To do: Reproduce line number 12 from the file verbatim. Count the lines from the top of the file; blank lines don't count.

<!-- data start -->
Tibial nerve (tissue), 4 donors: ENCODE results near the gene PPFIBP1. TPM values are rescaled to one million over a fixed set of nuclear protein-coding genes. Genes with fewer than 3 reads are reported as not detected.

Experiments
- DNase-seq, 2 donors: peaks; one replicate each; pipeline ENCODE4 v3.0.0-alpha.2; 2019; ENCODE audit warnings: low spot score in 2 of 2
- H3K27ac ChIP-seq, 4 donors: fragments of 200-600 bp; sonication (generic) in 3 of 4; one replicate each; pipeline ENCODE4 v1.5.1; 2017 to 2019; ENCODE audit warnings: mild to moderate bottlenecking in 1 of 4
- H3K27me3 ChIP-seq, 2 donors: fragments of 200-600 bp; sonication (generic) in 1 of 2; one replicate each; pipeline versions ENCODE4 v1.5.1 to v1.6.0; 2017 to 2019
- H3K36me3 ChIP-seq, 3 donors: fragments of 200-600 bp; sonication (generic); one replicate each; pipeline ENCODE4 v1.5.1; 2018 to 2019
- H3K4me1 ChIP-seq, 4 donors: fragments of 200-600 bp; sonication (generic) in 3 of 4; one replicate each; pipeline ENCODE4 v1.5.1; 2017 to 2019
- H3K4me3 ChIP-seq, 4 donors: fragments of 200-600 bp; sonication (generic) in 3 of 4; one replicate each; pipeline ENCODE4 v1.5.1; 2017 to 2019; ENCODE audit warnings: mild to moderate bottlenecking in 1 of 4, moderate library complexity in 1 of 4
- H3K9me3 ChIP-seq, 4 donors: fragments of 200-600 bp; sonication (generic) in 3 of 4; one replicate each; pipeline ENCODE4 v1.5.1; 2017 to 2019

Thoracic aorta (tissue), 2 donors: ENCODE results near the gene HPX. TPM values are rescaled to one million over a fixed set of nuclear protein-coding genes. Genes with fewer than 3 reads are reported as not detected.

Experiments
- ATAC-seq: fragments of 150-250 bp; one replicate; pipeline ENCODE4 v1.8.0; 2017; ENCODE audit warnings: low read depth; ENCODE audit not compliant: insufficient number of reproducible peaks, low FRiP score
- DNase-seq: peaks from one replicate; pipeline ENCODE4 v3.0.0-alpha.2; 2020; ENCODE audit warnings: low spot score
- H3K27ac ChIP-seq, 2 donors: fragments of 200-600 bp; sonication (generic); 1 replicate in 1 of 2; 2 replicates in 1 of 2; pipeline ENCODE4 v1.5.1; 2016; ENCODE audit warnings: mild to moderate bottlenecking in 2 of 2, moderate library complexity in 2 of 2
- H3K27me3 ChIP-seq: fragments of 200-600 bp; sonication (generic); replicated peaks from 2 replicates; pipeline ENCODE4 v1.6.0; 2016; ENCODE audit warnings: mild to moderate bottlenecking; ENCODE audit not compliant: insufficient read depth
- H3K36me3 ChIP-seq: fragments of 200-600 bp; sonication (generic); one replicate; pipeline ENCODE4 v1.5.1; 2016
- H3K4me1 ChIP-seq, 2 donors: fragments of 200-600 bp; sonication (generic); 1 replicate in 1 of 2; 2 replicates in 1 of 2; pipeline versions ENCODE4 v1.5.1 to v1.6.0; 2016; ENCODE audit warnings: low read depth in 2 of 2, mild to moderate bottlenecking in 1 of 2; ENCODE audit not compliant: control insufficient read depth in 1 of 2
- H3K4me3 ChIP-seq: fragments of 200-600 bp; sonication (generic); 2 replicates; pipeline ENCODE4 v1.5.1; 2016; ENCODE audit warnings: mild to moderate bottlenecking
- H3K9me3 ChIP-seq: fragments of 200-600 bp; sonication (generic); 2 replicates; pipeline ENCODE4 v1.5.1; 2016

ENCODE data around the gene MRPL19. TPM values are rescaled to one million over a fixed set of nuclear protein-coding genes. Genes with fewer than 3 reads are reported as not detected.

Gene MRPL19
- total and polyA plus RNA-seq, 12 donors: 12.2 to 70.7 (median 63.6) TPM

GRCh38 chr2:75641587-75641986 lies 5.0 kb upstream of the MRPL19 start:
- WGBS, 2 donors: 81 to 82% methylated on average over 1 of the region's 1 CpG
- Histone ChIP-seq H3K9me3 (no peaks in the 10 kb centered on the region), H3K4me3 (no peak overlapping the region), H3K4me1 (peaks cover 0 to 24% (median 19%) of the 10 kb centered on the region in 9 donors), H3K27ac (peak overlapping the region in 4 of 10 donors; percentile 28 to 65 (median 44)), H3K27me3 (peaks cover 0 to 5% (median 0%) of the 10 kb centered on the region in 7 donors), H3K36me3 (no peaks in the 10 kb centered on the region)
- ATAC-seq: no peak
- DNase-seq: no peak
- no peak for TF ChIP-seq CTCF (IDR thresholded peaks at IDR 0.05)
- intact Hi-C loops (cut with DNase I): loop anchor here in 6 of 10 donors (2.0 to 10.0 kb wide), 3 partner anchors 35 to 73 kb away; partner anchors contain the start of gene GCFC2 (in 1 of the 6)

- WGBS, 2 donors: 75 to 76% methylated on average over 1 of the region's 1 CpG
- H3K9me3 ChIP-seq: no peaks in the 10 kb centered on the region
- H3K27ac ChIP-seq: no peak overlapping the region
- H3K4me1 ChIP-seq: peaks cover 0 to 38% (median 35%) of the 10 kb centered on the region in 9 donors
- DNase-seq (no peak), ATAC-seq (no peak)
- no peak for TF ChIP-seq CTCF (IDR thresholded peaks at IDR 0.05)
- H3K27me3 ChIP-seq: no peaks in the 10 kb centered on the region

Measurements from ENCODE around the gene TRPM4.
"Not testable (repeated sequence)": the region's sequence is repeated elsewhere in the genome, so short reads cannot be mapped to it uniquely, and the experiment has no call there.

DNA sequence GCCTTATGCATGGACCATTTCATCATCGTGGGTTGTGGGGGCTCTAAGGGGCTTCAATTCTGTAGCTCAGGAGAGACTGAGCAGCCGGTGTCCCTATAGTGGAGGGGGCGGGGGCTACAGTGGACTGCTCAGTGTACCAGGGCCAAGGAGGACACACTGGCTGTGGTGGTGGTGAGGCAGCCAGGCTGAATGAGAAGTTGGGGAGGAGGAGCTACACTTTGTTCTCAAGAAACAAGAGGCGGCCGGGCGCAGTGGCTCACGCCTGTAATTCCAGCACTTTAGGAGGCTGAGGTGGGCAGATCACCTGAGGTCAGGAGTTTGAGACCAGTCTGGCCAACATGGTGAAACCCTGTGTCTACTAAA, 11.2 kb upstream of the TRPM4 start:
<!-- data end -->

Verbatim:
- ATAC-seq: fragments of 150-250 bp; one replicate; pipeline ENCODE4 v1.8.0; 2017; ENCODE audit warnings: low read depth; ENCODE audit not compliant: insufficient number of reproducible peaks, low FRiP score